July 08, 2006
The Devil Wears Nada
The devil of this film, however, is fully clothed at all times. Her name is Miranda Priestly, and she is the editor in chief of Runway magazine. Her real-life analogue is Anna Wintour, helmswoman of Vogue, and the script for The Devil Wears Prada is an adaptation of a novel written by one of Wintour’s disgruntled ex-admins.
But as devils go, I’m afraid Priestley is a piker. Yes, she’s relentlessly demanding, boorish, self-obsessed, tactless, and unkind. But I’m afraid the script, and Ms. Streep’s portrayal, which includes donning Wintour’s signature silver-white mane, gives too much away about this putative dragon lady too soon. There’s a wry, impish grin always straining to burst out of the grimaced visage of the workaholic businesswoman. And don’t we already know that she’s paid a heavy price for her enormous success: She’s much gossiped about, another marriage is on the rocks, and her children will probably grow up to write books about her, with blurbs from their various therapists, most of whom will have guested on Oprah pitching books of their own. So let her have her townhouse, sychophants, and habitués of haute couture. We know that deep down, she’s really unhappy…
And what of her prey—the unstylish wannabe journalist, Andrea, played by Princess Diaries’ Anne Hathaway? Will she crumble under Priestly’s iron fist? Will she rise to the occasion and meet her employer’s unreasonable demands, simply to show her she can? Or will she be won over, sell her soul, prostitute her values, in order to gain access to a size-2 world that affords one every luxury?
We know this story. And we know how it will end. We know every twist and turn—the angry boyfriend, the homosexual confidante, the tortured conscience turned dragon-lady apologist.
And yet, I am ashamed to say I was nevertheless entertained by this predictable bauble. Blame Hathaway’s ingenuousness ingenue. While you can see the plot kinks coming, one almost wishes she would Faust out and follow her reluctant mentor to fame, fortune, and anorexia. Why not? You can’t help but believe she could reach the ice queen’s airy heights and yet maintain a dollop of compassion for those she has stepped on to make her ascent. And what would be so bad about that?
And that is the true temptation of this tale. You can lose your soul in more ways than one. There is success at any price—even at the cost of loyalty to friends and family. And there is the belief that success consists solely in playing by “the rules.” Andrea’s boyfriend tells her that he wouldn’t care if she were a pole dancer, so long as she did it with integrity. This is what passes for wisdom in films these days, I am horrified to say. How does one act with integrity if the very thing you are acting in is itself a projection of the fragmented and alienated self? And there's still the larger question of who is using whom in this scenario. Every pathetic wretch who passes through Runway's offices acknowledges that Priestly is a witch, yet they still want that one year of experience under her withering gaze in order to advance their publishing careers.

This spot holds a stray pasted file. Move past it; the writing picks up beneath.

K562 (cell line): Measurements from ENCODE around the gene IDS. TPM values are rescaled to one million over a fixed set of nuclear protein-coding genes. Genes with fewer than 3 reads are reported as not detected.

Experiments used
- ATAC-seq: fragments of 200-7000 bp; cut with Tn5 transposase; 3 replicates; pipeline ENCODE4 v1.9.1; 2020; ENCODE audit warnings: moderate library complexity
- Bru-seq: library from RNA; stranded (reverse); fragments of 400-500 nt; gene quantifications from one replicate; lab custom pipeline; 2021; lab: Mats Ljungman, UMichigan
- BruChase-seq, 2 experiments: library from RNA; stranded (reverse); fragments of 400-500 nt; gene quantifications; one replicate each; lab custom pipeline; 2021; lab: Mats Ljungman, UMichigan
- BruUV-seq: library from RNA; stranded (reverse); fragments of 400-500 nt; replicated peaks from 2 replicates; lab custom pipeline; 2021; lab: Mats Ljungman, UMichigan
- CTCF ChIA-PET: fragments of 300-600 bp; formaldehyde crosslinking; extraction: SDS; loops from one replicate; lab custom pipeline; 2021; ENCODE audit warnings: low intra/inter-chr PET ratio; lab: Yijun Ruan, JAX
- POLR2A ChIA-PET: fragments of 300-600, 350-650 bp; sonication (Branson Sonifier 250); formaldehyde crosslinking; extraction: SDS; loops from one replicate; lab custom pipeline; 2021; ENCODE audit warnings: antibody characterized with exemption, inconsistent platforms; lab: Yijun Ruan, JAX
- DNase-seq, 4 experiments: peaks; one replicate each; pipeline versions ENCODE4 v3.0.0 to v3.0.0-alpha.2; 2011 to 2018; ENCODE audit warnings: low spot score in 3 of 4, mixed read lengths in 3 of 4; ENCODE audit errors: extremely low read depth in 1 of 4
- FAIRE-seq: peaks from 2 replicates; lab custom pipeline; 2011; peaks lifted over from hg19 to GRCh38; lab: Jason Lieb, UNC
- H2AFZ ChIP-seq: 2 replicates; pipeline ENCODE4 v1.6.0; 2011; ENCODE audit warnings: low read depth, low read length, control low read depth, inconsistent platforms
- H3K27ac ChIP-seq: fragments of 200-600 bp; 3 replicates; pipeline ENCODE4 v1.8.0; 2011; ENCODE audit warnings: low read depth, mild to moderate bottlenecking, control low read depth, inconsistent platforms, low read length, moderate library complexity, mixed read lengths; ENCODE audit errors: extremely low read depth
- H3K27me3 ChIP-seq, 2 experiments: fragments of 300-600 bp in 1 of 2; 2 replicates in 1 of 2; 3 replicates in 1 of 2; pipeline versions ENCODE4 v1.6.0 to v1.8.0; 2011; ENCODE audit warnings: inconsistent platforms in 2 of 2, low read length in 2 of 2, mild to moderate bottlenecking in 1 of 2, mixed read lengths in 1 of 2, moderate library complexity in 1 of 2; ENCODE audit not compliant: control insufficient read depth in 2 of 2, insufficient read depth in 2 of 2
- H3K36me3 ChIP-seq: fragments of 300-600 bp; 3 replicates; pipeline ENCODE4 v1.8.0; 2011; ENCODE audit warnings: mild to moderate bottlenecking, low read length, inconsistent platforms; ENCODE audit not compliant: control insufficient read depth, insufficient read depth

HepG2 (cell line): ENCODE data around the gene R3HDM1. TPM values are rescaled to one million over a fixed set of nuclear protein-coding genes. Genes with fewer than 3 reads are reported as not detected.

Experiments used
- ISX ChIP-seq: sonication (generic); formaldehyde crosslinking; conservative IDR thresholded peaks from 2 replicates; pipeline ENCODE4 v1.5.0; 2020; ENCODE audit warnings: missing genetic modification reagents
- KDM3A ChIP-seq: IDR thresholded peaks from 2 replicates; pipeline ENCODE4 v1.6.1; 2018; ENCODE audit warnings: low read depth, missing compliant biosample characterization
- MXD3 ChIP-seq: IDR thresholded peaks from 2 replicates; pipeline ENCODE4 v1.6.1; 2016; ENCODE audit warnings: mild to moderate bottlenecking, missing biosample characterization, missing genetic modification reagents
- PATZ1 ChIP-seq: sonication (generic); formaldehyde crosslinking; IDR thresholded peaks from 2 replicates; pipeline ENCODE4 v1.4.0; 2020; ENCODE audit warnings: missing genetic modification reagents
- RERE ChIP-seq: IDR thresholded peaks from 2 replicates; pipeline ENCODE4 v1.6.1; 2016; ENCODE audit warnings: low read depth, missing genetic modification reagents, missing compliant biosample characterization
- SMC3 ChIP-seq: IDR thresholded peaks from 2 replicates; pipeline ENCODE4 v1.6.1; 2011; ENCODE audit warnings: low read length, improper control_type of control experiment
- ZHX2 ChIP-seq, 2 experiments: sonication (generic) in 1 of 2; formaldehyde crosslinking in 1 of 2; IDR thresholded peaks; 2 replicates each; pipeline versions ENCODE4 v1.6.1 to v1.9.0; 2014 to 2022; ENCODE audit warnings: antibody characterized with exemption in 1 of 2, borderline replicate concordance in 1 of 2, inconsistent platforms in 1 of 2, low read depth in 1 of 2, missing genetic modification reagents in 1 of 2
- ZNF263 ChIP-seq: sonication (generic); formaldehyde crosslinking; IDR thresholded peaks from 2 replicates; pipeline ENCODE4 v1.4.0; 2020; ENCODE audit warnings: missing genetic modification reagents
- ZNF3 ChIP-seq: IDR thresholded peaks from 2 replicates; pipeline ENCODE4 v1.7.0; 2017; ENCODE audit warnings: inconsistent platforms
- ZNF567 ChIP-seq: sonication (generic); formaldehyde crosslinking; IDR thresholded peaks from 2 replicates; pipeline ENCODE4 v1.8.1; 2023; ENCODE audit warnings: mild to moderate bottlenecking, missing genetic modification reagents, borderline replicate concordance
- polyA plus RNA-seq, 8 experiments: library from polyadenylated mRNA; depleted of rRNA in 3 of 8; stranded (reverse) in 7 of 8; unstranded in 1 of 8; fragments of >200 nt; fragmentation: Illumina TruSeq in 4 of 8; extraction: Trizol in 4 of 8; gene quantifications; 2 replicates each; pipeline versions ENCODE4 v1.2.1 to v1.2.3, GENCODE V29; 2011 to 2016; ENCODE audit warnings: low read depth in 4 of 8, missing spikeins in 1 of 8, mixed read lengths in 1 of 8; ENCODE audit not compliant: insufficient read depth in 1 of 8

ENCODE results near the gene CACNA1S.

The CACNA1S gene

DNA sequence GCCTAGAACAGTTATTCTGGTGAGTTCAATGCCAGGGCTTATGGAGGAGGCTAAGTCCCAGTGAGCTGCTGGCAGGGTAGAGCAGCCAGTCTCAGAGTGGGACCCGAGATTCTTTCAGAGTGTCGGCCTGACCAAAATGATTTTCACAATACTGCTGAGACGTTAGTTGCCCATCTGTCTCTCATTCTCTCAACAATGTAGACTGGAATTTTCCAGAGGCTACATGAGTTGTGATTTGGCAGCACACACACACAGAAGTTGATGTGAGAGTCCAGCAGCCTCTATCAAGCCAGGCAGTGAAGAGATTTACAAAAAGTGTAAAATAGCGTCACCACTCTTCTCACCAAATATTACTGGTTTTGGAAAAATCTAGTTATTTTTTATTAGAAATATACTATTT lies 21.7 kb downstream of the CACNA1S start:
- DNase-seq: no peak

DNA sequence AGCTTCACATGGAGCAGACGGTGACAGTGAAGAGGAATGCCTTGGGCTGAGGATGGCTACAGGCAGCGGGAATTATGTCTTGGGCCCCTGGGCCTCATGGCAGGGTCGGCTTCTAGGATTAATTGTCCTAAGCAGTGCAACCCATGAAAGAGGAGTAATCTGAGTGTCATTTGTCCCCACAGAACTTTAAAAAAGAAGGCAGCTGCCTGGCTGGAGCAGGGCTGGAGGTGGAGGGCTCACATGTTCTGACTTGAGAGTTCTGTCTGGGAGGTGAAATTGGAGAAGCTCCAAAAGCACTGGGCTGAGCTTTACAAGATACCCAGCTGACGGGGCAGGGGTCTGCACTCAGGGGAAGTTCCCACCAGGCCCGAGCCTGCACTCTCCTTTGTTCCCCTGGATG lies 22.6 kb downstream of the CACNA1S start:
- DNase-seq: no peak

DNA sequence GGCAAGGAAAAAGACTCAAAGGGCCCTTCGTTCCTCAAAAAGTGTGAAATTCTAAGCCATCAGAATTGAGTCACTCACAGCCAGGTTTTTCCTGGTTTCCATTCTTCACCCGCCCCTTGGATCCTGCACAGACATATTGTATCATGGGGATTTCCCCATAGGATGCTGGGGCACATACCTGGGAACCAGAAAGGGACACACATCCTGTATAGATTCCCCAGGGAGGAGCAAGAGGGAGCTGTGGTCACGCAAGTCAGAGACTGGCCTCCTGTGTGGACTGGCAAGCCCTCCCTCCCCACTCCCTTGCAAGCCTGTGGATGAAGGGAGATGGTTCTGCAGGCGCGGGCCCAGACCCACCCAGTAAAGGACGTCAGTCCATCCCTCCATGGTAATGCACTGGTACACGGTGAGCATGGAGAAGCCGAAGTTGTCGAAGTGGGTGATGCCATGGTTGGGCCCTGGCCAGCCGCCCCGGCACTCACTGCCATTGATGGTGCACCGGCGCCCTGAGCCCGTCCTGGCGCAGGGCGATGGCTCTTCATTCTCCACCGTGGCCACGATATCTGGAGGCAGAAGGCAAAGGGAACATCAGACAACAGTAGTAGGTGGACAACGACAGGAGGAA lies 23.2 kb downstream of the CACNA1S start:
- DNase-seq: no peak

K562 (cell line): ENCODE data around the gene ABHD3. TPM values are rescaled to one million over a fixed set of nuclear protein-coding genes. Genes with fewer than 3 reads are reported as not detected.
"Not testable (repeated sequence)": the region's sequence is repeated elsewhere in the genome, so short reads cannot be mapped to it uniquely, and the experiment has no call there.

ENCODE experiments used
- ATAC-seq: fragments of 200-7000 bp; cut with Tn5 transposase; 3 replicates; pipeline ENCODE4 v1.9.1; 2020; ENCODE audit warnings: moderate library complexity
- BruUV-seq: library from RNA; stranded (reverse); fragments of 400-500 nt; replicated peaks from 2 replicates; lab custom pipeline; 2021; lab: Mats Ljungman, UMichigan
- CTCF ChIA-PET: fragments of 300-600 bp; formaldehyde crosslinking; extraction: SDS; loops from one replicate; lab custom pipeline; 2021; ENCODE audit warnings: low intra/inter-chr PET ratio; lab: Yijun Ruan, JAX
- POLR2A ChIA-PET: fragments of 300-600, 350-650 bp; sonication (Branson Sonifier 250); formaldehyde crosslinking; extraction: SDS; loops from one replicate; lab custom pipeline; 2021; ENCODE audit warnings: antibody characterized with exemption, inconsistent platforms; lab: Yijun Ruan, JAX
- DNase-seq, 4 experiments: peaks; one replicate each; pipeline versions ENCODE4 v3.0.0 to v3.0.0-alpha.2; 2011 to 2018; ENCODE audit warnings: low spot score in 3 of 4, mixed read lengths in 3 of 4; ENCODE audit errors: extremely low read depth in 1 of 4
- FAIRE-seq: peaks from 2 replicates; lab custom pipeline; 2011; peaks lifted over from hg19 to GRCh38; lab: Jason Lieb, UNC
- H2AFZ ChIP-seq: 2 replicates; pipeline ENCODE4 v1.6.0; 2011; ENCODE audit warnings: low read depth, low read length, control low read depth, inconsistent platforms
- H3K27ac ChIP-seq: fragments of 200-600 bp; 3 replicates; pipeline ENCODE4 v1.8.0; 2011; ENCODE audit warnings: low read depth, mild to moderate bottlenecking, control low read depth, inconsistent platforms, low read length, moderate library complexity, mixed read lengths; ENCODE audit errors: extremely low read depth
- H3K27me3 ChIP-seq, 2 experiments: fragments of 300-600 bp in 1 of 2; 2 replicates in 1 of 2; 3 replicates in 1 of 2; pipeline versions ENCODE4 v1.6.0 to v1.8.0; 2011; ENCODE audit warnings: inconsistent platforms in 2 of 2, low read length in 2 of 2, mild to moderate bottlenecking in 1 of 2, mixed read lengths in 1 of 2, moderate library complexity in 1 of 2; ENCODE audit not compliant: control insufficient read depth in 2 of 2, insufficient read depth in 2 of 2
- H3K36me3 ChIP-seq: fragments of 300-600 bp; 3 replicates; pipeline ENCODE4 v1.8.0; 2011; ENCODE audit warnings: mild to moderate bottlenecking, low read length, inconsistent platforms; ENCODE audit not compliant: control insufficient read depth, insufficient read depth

Andrea would have failed as a Priestly creature even if she had managed to keep a family intact and properly reward her underlings, because she would still be selling a lie to a susceptible public. Priestly attempts to justify her obsession with the fashion world by explaining that even Andrea’s pilly "poly-blend" sweater that she just threw on is a distant offshoot of some vaunted designer’s color of choice, which had made its way to the bargain basement once that season’s designs had played themselves out among the gaudy rich. So even the hoi poloi are fashionistas—they just don’t know it. Now if that isn’t a proper rationale for 6'2", 104-lb models displaying eveningwear only three people in the world can either afford or fit into—what is?
But Andrea comes to her senses in the end. While I don’t want to give away the very, very ending, my meaningless and miserable ex-assistant did ask me to throw in a bit of trivia. The offices of The Daily Mirror are in fact the offices of The Sun, a New York paper with a decidedly conservative bent. He knows this from experience, having worked there as a freelance copy editor. (I know the word trivia is related to trivial, but even this tidbit strains the plasticity of language beyond what I can endure.)
So, a halfhearted recommendation. I think many would find the moral morass the young Andrea finds herself in a curious and amusing bit of business, as well as a source of discussion afterward. But don’t expect a confrontation with Evil. Just evil. Which, of course, as we Lutherans know, is bad enough.
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